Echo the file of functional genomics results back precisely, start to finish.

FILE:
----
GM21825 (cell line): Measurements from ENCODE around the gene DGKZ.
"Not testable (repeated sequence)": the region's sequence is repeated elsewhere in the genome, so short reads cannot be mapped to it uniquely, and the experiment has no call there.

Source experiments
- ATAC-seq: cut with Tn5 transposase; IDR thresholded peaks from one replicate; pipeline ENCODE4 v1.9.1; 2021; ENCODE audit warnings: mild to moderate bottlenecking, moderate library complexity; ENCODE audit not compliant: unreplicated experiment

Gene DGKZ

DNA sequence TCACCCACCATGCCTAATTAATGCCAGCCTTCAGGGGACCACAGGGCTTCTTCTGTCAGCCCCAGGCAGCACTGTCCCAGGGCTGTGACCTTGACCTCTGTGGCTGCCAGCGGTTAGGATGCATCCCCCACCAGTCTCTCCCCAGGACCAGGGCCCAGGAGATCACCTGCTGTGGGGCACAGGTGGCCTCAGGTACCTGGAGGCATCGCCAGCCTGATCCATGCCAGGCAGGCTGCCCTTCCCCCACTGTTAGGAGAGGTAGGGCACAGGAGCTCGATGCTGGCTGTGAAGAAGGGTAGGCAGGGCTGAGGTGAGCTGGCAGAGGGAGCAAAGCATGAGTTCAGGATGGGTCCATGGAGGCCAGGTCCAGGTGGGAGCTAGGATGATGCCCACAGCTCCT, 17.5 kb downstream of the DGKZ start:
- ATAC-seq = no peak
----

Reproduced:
GM21825 (cell line): Measurements from ENCODE around the gene DGKZ.
"Not testable (repeated sequence)": the region's sequence is repeated elsewhere in the genome, so short reads cannot be mapped to it uniquely, and the experiment has no call there.

Source experiments
- ATAC-seq: cut with Tn5 transposase; IDR thresholded peaks from one replicate; pipeline ENCODE4 v1.9.1; 2021; ENCODE audit warnings: mild to moderate bottlenecking, moderate library complexity; ENCODE audit not compliant: unreplicated experiment

Gene DGKZ

DNA sequence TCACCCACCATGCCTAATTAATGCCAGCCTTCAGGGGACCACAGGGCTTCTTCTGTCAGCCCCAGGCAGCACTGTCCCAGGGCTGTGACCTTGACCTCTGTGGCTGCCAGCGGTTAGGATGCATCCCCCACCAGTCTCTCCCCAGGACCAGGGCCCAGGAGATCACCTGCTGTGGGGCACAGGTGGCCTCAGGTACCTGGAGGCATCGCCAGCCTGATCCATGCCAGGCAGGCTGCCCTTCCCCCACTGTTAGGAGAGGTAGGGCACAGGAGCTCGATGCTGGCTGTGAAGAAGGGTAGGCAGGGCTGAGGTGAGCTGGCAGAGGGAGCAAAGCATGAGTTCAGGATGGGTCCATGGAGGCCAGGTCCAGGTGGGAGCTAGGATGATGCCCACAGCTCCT, 17.5 kb downstream of the DGKZ start:
- ATAC-seq = no peak